Review rail loop underlines need for long term plan
Central government review of Auckland CBD rail loop business case underlines need for better long term infrastructure planning in New Zealand
21 December 2010
The government's decision to review the Auckland CBD rail loop business case underlines, once again, the urgent need to achieve aligned vision between central and local government on the future development of Auckland.
"The review is welcome, as it provides the opportunity for the Auckland Council and government to agree on the merits of the project. But one would have to question why both parties had not already worked in collaboration on the development of the business case in the context of the overall development plan for Auckland", says NZCID Chief Executive, Stephen Selwood.
"The need for this review is symptomatic of traditional piecemeal 'project by project' infrastructure planning and delivery in Auckland.
"The preliminary business case on the CBD rail loop looks positive. Construction of the loop would provide an opportunity to accommodate some of Auckland's future growth within an intensified CBD and promote a shift from road to rail.
"But its release has not been made in the context of the overarching plan for Auckland. There are important questions to be asked as to how well the rail loop fits with the future development of the CBD, including recently announced proposals for the development of the waterfront.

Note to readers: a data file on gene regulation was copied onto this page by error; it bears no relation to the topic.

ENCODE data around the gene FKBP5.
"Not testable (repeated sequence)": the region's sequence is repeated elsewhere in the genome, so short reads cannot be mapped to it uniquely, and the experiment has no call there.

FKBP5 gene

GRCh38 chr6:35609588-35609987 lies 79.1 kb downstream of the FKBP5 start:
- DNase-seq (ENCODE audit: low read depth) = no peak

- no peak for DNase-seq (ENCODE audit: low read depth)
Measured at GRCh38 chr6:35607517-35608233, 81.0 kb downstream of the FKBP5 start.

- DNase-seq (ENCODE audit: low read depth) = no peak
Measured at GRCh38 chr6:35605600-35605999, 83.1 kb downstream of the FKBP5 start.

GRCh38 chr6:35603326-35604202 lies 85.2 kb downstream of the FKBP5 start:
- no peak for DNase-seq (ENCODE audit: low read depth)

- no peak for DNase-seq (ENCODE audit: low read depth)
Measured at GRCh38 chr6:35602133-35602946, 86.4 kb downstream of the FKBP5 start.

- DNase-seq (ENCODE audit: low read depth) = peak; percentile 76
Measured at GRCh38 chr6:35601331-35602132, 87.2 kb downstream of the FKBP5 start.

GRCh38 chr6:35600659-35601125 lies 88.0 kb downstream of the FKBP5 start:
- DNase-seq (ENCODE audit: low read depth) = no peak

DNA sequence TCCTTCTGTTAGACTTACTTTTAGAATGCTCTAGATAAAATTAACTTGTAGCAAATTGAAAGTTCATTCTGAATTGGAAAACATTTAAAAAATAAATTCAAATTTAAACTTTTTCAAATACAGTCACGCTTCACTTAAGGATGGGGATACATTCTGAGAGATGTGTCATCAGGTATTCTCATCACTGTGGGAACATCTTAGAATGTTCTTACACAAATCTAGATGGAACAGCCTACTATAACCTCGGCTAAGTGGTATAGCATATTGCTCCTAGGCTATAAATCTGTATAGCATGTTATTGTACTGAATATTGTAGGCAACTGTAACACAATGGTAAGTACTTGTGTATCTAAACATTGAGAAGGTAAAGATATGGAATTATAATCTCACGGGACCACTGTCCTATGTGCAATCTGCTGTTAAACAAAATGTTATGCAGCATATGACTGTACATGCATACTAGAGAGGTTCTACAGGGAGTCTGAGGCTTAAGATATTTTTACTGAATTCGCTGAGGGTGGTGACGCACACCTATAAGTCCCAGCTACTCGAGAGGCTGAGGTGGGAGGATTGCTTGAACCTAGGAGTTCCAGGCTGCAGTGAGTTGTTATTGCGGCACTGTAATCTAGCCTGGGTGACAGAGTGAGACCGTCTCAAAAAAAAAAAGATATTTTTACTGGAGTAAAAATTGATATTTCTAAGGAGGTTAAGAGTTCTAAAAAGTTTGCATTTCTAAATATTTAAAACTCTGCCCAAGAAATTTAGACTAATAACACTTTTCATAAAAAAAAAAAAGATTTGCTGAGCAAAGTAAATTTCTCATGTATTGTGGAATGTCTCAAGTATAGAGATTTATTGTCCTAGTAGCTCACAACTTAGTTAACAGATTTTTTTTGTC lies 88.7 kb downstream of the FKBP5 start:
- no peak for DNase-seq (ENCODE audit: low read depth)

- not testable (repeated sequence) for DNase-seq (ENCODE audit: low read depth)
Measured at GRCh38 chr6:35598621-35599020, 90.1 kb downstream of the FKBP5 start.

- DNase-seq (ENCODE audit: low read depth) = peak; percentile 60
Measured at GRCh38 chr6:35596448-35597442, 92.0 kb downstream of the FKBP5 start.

"Will the future growth of the CBD be centred on the waterfront from Wynyard Quarter to the city or on the CBD rail loop alignment from Britomart to Newmarket? Is there sufficient demand or economic justification for both to be delivered in the same time frame? If so what is the optimal phasing of both investments? These are the critical questions that the Auckland spatial plan - the Auckland plan - must address.
"It's time to move away from project by project, and agency by agency, litigation of the future development of Auckland.
"The formation to the new Auckland Council and the development of the Auckland Plan provides an opportunity for united thinking about the long term growth and investment plan. The plan process should seek to achieve alignment between all parliamentarians, Aucklanders, and the Auckland Council on the city shaping infrastructure investment priorities for the region.
"That done, all major public investments can then be considered on their merits in the context of the overall spatial plan for Auckland", Selwood says.